Meati Foods has taken its first step into grocery stores with the debut of our products at three Sprouts locations in Colorado. It is one of several ways we are improving our accessibility to advance a better food system for all (source).
Meati Foods’ mission is to provide delicious, nutritious, sustainable, and affordable food to everyone around the globe, forever. We’re not the only ones who believe this is an important goal: More and more people (and companies) are looking for ways to improve our food system as they become increasingly aware of its environmental impacts, inequitable outcomes, and nutritional gaps.
A big part of achieving this goal is making sure meati cutlets and steaks are accessible. We mean that in many senses of the word. Are we easy to find in terms of convenience and geography? How about affordability? And culturally? Are we inspiring and informing new and old eating traditions?
Geographic Accessibility: In Sprouts Now
When it comes to getting a hold of our products in terms of convenience and geography, we’ve got great news: We’ve taken our first steps into grocery stores and are now also available at three Sprouts locations in Colorado (Boulder, Denver, and Wheat Ridge).
That’s on top of being able to find us at every Birdcall restaurant and other dining establishments. The increase in this type of accessibility will help address some of the frustration with getting ahold of our products.
Looking at the big picture, this is one step of many toward solving the problem of food deserts, a term that describes areas lacking access to high-quality, nutritious food that — related to our next point — is also affordable.
Financial Accessibility: More and More Affordable
Boosts in one type of accessibility often come with boosts in others. Getting to the stage where we can supply a grocery store like Sprouts involved a lot of work behind the scenes to scale up the growth and harvesting of our MushroomRoot™. Higher efficiency means lower costs, and the price of our products at Sprouts reflects our progress on this front.
We’ll continue to improve upon this, particularly later this year, when our Mega Ranch facility starts up. It will annually produce tens of millions of pounds of meati products. That will help us continue to advance our ongoing effort to ensure the availability of nutritious and sustainably produced food that serves people of all income levels wherever they need to buy their meals, whether grocery stores, gas stations, restaurants, or websites.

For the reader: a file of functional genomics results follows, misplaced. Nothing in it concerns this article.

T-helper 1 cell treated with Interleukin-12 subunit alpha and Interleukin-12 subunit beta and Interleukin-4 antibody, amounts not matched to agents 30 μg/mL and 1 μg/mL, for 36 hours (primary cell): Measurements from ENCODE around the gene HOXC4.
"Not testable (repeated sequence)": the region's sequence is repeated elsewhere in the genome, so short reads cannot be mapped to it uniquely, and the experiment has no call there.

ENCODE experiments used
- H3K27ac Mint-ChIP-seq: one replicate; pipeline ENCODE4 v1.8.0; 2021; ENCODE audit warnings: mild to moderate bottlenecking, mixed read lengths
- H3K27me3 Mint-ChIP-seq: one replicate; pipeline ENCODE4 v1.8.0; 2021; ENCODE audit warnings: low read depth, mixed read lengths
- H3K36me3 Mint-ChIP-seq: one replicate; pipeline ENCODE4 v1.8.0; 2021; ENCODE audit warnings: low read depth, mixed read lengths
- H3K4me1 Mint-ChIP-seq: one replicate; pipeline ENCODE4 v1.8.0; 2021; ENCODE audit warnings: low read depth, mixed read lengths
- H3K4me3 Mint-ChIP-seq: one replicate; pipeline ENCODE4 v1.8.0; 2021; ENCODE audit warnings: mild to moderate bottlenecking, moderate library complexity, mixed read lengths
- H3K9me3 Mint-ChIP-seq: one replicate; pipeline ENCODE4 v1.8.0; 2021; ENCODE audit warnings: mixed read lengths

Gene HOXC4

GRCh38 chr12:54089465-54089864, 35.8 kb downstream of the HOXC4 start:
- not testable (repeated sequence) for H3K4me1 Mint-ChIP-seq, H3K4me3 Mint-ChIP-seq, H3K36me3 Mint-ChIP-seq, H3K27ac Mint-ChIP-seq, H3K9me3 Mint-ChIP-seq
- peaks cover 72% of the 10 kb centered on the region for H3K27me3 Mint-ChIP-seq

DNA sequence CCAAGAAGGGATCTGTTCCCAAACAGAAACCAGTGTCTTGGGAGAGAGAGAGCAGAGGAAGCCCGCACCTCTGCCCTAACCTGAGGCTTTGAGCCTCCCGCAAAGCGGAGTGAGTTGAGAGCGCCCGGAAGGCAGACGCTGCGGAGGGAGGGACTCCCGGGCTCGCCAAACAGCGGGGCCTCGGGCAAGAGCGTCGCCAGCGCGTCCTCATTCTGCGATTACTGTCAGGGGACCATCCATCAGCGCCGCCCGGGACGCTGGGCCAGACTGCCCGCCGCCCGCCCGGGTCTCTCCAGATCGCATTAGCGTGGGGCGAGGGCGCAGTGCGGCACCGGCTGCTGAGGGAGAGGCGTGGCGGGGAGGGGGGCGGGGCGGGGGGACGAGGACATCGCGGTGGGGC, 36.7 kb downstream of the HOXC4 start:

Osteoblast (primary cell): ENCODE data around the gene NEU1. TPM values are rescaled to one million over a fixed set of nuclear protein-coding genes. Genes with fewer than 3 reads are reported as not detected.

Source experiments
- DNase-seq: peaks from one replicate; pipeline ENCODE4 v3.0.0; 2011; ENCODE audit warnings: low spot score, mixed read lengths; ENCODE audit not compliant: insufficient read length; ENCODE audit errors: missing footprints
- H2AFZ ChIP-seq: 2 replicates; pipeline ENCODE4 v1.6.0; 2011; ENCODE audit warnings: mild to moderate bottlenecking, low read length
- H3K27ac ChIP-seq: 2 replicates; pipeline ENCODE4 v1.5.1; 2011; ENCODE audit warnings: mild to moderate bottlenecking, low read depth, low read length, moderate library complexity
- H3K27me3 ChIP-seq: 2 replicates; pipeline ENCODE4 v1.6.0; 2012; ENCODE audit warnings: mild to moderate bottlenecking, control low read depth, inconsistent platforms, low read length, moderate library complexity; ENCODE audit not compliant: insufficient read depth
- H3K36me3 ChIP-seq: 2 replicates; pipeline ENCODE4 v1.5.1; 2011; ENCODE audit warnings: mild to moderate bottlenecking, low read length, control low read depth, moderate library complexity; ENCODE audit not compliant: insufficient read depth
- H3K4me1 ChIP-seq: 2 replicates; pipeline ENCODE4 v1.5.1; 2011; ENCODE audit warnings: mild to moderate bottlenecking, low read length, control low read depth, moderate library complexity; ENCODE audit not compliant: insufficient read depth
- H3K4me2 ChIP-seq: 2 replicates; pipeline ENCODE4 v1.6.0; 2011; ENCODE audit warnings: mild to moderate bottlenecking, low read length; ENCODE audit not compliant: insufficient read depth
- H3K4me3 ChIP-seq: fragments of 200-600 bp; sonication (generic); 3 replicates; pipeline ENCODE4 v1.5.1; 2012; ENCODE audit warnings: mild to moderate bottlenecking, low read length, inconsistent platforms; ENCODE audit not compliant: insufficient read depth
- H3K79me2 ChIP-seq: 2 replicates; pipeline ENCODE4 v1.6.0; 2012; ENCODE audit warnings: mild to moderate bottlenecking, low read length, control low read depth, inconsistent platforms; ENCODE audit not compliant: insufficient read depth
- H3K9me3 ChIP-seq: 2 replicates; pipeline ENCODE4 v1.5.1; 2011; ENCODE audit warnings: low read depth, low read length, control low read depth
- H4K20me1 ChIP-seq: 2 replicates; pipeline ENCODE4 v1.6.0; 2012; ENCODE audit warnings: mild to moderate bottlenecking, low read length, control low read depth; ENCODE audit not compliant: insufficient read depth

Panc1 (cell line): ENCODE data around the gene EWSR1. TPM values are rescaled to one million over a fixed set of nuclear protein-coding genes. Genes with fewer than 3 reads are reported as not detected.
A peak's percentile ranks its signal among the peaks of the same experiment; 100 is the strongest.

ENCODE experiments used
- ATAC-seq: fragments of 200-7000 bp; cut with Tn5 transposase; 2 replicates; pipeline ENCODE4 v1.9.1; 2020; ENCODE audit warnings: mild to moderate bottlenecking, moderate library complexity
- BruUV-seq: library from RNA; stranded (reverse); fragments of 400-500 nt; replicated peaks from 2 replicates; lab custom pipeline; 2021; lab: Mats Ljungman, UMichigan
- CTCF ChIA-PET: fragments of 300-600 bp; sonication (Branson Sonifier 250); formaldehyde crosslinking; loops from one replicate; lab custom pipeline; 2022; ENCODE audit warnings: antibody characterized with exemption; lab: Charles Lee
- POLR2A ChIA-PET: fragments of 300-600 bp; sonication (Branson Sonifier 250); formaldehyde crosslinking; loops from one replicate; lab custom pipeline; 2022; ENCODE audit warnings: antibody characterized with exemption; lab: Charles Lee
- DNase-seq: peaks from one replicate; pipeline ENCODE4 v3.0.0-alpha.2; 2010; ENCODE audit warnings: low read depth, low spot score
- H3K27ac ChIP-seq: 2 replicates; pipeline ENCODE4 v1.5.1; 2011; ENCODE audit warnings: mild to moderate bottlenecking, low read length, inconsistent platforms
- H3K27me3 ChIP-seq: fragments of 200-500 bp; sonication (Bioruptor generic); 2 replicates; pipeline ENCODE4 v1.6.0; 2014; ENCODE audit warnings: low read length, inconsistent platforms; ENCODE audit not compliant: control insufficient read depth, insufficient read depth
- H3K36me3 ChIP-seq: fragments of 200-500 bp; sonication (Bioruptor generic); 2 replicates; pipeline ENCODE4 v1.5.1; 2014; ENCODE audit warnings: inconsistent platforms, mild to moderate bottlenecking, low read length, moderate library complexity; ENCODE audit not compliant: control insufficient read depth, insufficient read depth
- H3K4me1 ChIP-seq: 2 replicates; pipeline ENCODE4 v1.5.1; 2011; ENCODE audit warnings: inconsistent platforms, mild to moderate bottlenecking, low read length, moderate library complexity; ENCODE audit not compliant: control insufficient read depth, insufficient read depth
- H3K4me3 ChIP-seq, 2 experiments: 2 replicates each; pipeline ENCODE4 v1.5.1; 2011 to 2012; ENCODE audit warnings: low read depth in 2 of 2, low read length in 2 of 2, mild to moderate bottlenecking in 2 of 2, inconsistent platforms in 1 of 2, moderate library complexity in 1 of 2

Still, making nutritious food affordable and available everywhere isn’t enough. Even if it protects and preserves our land, water, and air, that doesn’t make the grade. It must be delicious, too. If it isn’t, it won’t make the cut in a very competitive marketplace. Taste is a critical factor — and one of several that fall under the umbrella of cultural accessibility.
Cultural Accessibility: Evolving Food Traditions
What makes a food good? What turns it into a tradition? It involves more than just flavor (a convenient way to encapsulate the complex dance of taste and scent). Texture is a big deal, too (meati cutlets and steaks are enticingly fibrous). People also look at how easy it is to work with a particular food in the kitchen — can it be cooked in different ways without much fuss (meati products can)? How well does it work with spices and marinades (meati cuts love them)? Could I depend on it when I’m in a rush (the Crispy Cutlet is for you)?
We also can’t forget the familiarity factor. Certain types of foods may trigger little reaction in some countries but a bit more excitement (or alarm) elsewhere. That leads us to a question about food and how it fits into the social fabric of our daily lives: Could a meati steak be the centerpiece of a meal I make for my friends and family?
Of course, we say “yes.” By listening to and working with Mother Nature, we have crafted meati products to be culturally accessible in every way possible while also being nutritious, sustainable, and increasingly affordable.
But that’s just half the battle. The rest, in many ways, is up to you — people who want foods that not only protect the planet and provide equitable access to nutrition, but also become a valued part of the eating experiences that often accompany our most meaningful and joyous moments with family and friends. It is your stories — captured in videos, photos, and writing you share everywhere from one-on-one text threads to Instagram posts — that eventually become our shared story, our new cultural tradition.
We love seeing all the creative ways you are incorporating our cutlets and steaks into your lives, from @coastalclink’s pic of meati tacos to @lmatthis’ image of meati with pasta and wine. It is key to building a growing movement to create a better food system for the sake of a better planet. We can’t wait to see more.